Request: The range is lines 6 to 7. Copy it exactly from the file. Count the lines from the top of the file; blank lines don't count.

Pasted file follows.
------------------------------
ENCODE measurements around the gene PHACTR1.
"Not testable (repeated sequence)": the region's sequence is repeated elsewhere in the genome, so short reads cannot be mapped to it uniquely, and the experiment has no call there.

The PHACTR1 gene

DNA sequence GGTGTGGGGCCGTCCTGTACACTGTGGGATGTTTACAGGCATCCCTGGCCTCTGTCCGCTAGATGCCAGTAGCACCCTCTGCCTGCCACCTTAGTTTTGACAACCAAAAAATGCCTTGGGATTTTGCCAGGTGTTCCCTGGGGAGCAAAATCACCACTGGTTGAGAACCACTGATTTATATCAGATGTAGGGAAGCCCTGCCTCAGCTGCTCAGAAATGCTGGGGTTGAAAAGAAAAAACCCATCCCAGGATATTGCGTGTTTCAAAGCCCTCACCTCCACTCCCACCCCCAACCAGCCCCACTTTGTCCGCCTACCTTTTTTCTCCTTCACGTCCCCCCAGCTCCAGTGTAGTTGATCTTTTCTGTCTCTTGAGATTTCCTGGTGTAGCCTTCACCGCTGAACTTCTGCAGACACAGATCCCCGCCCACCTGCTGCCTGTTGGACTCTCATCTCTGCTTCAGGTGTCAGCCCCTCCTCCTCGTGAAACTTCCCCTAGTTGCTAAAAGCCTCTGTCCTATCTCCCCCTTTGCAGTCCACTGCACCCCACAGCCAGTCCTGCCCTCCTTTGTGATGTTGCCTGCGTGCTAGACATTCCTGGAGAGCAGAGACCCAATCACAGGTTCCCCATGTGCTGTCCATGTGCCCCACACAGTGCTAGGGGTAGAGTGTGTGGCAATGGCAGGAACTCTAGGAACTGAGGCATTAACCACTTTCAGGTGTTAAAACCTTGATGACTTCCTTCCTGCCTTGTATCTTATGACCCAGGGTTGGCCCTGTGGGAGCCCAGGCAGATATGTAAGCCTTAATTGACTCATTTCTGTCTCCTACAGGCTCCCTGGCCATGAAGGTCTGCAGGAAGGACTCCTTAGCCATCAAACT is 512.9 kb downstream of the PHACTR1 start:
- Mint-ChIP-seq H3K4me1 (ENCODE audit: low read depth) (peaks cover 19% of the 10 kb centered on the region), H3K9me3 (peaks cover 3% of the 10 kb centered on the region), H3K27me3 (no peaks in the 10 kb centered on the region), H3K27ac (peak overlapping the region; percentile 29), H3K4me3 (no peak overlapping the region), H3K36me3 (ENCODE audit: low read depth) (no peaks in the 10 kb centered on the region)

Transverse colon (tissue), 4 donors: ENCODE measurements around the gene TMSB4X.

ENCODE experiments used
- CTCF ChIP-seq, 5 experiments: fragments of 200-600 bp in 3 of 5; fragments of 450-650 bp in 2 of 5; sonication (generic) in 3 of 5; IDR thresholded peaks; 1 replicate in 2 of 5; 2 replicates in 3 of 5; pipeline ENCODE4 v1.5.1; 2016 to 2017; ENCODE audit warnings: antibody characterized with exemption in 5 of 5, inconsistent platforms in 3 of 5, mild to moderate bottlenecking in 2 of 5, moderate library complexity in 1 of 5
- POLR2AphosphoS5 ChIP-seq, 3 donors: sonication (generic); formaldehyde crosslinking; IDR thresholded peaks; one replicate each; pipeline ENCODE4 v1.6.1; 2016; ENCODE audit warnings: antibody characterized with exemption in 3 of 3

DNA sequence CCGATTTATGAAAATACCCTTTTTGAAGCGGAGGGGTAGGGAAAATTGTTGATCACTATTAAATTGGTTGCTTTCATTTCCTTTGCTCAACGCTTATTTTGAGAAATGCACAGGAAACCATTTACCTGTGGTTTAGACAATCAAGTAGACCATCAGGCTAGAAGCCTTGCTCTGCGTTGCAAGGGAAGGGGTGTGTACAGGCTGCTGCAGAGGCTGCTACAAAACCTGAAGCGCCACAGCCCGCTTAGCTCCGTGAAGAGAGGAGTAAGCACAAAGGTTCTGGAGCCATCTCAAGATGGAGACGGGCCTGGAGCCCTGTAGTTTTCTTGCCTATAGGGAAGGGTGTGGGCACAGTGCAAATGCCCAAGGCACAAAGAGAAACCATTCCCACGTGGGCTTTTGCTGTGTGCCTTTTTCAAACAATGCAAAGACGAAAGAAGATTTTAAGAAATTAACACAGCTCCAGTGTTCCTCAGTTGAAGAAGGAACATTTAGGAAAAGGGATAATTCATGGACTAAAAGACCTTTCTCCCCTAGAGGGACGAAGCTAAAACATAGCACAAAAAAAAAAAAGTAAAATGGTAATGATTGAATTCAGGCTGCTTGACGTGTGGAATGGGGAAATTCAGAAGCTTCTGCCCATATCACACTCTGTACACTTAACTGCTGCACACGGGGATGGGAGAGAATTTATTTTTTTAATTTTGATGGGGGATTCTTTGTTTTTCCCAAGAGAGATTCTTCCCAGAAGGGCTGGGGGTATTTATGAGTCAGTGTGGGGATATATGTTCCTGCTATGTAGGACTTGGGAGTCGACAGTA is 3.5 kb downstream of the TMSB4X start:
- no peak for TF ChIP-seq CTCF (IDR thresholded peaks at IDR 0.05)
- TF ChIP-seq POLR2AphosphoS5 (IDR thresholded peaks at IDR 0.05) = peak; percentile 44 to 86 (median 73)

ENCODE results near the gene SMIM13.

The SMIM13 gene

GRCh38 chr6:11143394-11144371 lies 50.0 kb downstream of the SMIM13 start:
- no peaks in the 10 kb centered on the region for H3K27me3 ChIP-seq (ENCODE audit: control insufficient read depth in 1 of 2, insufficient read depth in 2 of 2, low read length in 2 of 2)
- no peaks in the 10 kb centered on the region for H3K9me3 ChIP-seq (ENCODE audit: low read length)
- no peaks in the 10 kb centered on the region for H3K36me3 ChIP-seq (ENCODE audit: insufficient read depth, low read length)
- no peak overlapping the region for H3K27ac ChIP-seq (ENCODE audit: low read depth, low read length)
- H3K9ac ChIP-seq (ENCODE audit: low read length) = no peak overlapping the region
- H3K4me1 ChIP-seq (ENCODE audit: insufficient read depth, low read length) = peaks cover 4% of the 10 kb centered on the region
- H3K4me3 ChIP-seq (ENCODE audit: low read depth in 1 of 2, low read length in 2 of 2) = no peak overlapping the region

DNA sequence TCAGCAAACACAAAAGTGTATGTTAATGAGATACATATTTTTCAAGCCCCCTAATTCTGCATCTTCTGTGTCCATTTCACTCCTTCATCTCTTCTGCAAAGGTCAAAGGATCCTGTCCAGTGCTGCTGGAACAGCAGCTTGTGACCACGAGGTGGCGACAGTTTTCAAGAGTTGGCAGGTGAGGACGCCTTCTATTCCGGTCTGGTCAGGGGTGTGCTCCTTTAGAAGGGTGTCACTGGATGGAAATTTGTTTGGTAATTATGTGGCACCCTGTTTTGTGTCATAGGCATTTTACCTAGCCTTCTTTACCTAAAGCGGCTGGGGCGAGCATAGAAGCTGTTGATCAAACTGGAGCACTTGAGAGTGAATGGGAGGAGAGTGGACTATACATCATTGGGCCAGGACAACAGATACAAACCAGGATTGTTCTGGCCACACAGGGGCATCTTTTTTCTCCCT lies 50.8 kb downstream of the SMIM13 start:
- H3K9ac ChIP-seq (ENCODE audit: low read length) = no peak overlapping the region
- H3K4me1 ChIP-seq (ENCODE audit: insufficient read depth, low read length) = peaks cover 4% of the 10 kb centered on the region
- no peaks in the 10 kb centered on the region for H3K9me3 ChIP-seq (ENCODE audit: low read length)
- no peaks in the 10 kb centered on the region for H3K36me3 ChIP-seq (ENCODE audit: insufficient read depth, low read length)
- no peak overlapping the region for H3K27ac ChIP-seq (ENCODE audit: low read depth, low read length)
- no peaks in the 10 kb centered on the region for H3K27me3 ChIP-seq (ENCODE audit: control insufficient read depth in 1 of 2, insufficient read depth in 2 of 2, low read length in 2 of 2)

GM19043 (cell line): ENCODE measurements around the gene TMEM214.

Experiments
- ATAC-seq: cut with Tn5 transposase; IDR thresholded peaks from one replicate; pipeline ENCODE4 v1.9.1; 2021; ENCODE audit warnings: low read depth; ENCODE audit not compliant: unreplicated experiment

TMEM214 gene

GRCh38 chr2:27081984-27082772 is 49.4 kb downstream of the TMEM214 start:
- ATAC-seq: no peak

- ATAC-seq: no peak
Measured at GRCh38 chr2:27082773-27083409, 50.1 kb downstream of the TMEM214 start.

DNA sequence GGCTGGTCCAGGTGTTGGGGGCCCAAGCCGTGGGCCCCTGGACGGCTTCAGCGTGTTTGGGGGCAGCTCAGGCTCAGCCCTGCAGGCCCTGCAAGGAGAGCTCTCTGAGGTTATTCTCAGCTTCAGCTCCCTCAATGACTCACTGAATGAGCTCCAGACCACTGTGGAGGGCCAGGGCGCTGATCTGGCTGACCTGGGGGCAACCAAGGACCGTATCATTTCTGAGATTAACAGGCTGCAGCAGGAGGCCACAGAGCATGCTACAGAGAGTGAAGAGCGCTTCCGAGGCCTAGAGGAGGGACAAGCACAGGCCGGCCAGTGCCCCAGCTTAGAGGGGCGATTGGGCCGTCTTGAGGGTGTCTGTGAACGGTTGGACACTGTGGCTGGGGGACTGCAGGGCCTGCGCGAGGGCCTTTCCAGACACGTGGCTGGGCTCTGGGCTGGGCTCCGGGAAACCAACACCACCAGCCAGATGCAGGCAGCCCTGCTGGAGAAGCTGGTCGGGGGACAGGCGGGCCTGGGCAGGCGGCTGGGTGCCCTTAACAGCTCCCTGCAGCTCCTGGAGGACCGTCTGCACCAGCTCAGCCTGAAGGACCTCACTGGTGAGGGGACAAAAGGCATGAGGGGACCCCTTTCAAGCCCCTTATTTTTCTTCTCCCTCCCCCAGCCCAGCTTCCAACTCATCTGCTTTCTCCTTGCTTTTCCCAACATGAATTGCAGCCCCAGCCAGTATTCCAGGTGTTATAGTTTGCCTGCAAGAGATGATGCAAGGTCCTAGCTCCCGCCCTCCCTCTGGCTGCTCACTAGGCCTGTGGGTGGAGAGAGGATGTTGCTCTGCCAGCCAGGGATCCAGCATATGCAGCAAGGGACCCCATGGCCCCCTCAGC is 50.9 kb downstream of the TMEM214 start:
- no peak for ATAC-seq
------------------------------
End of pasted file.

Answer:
Transverse colon (tissue), 4 donors: ENCODE measurements around the gene TMSB4X.

ENCODE experiments used